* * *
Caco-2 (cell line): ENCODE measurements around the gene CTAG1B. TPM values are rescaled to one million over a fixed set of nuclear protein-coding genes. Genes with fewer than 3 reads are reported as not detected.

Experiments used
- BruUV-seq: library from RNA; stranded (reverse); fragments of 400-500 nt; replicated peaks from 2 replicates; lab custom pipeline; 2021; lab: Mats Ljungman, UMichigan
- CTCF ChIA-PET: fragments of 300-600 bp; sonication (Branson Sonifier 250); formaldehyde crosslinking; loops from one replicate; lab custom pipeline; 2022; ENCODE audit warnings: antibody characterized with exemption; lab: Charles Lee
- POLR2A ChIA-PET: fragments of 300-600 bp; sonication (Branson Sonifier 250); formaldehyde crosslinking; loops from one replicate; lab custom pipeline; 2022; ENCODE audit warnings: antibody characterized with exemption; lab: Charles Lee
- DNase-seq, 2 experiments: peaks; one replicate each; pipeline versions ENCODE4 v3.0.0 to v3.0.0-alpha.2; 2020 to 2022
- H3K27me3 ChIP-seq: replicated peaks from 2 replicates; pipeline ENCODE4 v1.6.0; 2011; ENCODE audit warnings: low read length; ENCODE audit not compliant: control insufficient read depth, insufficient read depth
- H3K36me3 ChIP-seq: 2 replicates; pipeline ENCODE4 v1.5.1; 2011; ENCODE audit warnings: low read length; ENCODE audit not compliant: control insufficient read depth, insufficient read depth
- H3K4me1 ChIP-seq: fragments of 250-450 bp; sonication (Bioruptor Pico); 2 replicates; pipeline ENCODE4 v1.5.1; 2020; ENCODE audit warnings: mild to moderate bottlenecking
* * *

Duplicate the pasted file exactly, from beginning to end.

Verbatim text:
Caco-2 (cell line): ENCODE measurements around the gene CTAG1B. TPM values are rescaled to one million over a fixed set of nuclear protein-coding genes. Genes with fewer than 3 reads are reported as not detected.

Experiments used
- BruUV-seq: library from RNA; stranded (reverse); fragments of 400-500 nt; replicated peaks from 2 replicates; lab custom pipeline; 2021; lab: Mats Ljungman, UMichigan
- CTCF ChIA-PET: fragments of 300-600 bp; sonication (Branson Sonifier 250); formaldehyde crosslinking; loops from one replicate; lab custom pipeline; 2022; ENCODE audit warnings: antibody characterized with exemption; lab: Charles Lee
- POLR2A ChIA-PET: fragments of 300-600 bp; sonication (Branson Sonifier 250); formaldehyde crosslinking; loops from one replicate; lab custom pipeline; 2022; ENCODE audit warnings: antibody characterized with exemption; lab: Charles Lee
- DNase-seq, 2 experiments: peaks; one replicate each; pipeline versions ENCODE4 v3.0.0 to v3.0.0-alpha.2; 2020 to 2022
- H3K27me3 ChIP-seq: replicated peaks from 2 replicates; pipeline ENCODE4 v1.6.0; 2011; ENCODE audit warnings: low read length; ENCODE audit not compliant: control insufficient read depth, insufficient read depth
- H3K36me3 ChIP-seq: 2 replicates; pipeline ENCODE4 v1.5.1; 2011; ENCODE audit warnings: low read length; ENCODE audit not compliant: control insufficient read depth, insufficient read depth
- H3K4me1 ChIP-seq: fragments of 250-450 bp; sonication (Bioruptor Pico); 2 replicates; pipeline ENCODE4 v1.5.1; 2020; ENCODE audit warnings: mild to moderate bottlenecking